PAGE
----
Why no direct relation between CPU or GPU inference time and number of parameters in models?

I am wondering why CPU inference time varies for Vgg16 and ResNet18. I am using the following script to measure the inference time on CPU for three different modes which I did train from scratch for my custom dataset.

inference time: ResNet18 = 12.88 millisecond, Vgg16 = 66.85 millisecond, and my propsoed model = 11.72 milisecond

Also, the number of parameters for each model are as follows:
ResNet18 : 11.1 M
Vgg16: 13.4 M
proposed model: 33 K

The question is why ResNet18 with 11.1 M parameters takes ~13 ms, however, the proposed model with 33 K takes ~12 ms?

P.S. I measure inference time for one image, 100 times, and then I report the average.

Here is my snippet: Am I missing something here?

from ResNet_model_ResNet18  import model
#from vgg_model_vgg16 import model

import torch
import torch.optim as optim
import torch.nn as nn
import time
from PIL import Image
import torchvision.transforms.functional as TF

criterion = nn.CrossEntropyLoss()
optimizer = optim.Adam(model.parameters(), lr=1e-4)

def main():

    epoch = 800
    PATH = 'C:/test_inference_time/resnet18_epoch{}.pth'.format(epoch)
    checkpoint = torch.load(PATH, map_location = 'cpu')
    epoch = checkpoint['epoch']
    with torch.no_grad():

     for step in range(0, 100):
        t0 = time.time_ns()
        width = 32
        height = 32
        t_image = Image.open('C://test_inference_time//test//01a1d54e8b64e81d_b44.png')
        t_image = t_image.resize((width, height), Image.BILINEAR)   
        t_image = TF.to_tensor(t_image)
        t_image = t_image.unsqueeze_(0)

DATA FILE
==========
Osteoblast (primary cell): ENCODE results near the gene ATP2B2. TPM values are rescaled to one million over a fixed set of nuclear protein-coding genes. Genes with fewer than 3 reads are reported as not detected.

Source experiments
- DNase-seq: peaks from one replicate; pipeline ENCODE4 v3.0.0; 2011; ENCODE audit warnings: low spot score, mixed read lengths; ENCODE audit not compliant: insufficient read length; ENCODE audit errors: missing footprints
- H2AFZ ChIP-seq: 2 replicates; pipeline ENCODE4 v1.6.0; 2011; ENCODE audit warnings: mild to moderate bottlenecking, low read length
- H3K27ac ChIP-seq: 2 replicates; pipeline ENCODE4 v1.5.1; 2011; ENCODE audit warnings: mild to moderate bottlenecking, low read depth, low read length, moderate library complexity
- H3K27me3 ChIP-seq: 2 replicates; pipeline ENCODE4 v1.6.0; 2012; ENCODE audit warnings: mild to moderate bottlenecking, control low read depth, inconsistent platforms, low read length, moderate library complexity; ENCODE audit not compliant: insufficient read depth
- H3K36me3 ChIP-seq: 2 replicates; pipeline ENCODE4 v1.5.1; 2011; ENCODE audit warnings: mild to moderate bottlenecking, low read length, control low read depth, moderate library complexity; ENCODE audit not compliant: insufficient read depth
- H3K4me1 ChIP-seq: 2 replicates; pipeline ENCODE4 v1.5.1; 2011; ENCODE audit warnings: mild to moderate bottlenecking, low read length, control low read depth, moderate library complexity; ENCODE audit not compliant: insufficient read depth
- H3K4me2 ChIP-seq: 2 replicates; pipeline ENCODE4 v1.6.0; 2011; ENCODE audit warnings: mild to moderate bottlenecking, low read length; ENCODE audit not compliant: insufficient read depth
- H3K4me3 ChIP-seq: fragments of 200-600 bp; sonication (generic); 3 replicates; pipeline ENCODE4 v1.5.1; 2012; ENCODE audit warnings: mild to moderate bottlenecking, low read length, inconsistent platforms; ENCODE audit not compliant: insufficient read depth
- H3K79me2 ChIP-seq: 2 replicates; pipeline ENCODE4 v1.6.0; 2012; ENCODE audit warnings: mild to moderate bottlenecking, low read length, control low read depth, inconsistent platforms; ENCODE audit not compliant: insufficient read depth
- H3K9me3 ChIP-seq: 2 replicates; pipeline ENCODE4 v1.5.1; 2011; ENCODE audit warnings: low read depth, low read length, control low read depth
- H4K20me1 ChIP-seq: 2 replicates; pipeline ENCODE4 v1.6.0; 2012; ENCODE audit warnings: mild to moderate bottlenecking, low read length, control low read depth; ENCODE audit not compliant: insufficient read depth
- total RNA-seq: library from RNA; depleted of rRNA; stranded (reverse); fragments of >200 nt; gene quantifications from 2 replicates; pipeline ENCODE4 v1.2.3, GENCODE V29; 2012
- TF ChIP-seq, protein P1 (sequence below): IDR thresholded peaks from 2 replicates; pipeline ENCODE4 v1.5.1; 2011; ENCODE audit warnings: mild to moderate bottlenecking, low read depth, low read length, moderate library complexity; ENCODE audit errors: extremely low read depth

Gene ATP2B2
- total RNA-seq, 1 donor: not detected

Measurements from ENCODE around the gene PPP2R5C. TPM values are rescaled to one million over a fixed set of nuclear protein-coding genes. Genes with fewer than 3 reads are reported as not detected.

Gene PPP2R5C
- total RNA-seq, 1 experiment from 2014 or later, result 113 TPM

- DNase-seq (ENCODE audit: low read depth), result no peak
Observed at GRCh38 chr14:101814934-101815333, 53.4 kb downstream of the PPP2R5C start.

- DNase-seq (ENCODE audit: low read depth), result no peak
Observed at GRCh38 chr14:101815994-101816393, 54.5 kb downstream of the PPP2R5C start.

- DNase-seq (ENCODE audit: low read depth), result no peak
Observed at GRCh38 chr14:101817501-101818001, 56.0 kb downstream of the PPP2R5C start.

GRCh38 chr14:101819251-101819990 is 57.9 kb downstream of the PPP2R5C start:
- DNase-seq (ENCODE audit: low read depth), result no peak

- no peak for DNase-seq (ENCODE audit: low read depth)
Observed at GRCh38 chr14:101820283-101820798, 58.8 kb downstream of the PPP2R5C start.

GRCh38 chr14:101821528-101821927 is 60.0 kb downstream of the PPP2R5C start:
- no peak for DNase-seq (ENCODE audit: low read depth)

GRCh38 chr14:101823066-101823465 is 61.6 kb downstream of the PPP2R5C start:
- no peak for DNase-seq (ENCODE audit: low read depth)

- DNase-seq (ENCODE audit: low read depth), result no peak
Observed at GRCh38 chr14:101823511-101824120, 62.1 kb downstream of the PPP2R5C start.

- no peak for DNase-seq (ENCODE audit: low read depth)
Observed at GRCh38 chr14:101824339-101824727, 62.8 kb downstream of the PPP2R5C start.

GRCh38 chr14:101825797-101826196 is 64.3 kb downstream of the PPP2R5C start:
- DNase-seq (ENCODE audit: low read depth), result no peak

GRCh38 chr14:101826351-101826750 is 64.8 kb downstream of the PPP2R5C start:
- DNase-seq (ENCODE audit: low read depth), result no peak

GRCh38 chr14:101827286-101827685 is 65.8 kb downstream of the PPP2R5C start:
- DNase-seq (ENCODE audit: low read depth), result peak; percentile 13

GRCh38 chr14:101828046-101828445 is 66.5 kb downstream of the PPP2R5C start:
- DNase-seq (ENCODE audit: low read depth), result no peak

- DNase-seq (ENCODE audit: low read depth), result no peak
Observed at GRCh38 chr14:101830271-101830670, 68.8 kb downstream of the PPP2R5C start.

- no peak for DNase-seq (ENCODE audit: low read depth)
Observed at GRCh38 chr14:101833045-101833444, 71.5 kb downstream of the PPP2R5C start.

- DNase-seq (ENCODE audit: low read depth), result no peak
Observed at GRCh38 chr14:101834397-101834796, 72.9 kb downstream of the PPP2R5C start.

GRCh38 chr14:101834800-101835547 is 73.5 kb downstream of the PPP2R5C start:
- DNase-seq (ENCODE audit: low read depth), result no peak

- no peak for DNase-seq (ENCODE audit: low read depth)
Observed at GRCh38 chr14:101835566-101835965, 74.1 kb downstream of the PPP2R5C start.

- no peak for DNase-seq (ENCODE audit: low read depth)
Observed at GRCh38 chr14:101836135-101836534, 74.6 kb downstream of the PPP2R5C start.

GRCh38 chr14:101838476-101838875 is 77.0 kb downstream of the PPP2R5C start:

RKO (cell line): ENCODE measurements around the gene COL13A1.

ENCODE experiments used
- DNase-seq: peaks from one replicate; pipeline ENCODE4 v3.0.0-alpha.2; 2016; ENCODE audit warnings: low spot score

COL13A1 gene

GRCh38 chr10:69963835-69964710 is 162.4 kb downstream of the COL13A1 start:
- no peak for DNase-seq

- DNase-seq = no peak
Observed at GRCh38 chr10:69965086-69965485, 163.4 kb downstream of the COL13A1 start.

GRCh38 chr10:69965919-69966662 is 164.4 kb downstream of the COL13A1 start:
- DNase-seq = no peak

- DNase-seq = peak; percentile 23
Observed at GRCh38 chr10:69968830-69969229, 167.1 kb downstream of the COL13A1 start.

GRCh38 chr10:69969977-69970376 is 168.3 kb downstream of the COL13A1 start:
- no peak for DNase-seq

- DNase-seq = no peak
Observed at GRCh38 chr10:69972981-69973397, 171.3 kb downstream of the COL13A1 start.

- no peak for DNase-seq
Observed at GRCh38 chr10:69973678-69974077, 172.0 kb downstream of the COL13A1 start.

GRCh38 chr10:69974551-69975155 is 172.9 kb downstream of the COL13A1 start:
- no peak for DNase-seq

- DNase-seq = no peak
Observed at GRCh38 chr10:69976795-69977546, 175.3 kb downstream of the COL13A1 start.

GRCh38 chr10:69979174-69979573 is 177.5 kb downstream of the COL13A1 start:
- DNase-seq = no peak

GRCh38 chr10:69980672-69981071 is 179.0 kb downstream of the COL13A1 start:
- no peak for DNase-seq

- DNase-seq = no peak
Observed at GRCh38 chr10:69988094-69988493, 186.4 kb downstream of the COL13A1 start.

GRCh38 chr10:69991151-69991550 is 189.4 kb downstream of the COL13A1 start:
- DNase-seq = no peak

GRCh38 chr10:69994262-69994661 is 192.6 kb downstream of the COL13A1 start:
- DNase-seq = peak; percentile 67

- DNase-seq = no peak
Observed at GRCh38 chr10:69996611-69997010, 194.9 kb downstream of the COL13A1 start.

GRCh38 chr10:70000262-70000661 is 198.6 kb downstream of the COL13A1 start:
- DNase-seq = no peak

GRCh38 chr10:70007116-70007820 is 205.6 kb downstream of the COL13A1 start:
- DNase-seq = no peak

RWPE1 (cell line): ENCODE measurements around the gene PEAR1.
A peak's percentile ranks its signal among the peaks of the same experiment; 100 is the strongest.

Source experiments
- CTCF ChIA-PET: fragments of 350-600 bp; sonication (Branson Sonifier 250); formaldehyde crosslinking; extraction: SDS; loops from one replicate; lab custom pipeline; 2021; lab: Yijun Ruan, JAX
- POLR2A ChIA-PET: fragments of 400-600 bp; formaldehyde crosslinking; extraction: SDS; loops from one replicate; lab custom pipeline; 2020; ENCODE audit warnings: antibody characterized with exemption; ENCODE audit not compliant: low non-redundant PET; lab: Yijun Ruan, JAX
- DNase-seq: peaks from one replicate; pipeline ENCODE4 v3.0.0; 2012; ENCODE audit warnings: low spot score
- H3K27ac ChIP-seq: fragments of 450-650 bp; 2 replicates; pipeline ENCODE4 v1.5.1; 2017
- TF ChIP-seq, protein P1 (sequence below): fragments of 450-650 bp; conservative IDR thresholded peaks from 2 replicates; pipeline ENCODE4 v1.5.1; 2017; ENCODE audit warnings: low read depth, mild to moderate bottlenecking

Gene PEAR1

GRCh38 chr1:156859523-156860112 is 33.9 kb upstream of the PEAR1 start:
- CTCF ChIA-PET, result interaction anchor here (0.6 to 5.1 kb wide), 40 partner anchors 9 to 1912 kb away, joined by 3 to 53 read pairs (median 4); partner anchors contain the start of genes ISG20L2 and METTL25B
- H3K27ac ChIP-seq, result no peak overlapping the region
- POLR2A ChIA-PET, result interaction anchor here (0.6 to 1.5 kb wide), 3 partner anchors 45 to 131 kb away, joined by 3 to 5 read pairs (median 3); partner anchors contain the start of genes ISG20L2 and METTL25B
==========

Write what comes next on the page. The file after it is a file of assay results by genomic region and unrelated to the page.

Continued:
t_image = t_image     #.to(device)

        t1 =  time.time_ns() - t0    #time of load image

        logits= model(t_image)
        _, predicted = torch.max(logits, 1)

        t2 = time.time_ns() - t0      # time of apply model and prediction  

        t3 = t2 - t1

        print('{:.00f} minutes'.format((t3) / 6e10), '{:.00f} second'.format((t3) / 1e9), '{:.00f} milisecond'.format((t3) / 1e+6), '{:.00f} microsecond'.format((t3) / 1000),'{:.00f} nanosec'.format((t3)% 1e9))

if __name__ == '__main__':

Also, I did measure inference time on GPU for the same models, and I am wondering to see inference time for ResNet18 = 10.21 ms, Vgg16 = 5.49 ms, and proposed model = 4.76 ms

Thanks in advance,

Your code looks generally fine for profiling the CPU.
The inference speed might not linearly depend on the number of parameters.
E.g. convolution layers have very few parameters (just the kernels, which are often small and the bias which is also usually small), while the actual operation might be quite expensive.
Also, some operations (e.g. 3x3 kernels) could have been highly optimized in the underlying library (e.g. MKL-DNN).

If you are timing the models on the GPU, don’t forget to add torch.cuda.synchronize() calls before starting and stopping the timers.

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I just post my second question here because as you mentioned, the inference time is not only depends on number of parameters, and one of the main factor has effect on inference time is number of operation.
I did count the number of parameters in the model by the following script.

def count_parameters(model):
        return sum(p.numel() for p in model.parameters() if p.requires_grad)
    print("number of parameters in the model is: ", count_parameters(model))

@ptrblck I was wondering how can I count the number of operations in the model?
Is there any recommended way to do this?

I’m not sure, if there is an easy way to calculate the number of operations.
You could compute the theoretical number of operations, e.g. as done here.
However, this would not necessarily give you the performance of this computation, as it depends highly on the optimization of the performed algorithm.

If you are interested in the performance of a specific method, I think your best bet would be to time it.

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Thanks @ptrblck for sharing the link.

Here is an example for calculation of Operations , hope this helps : test

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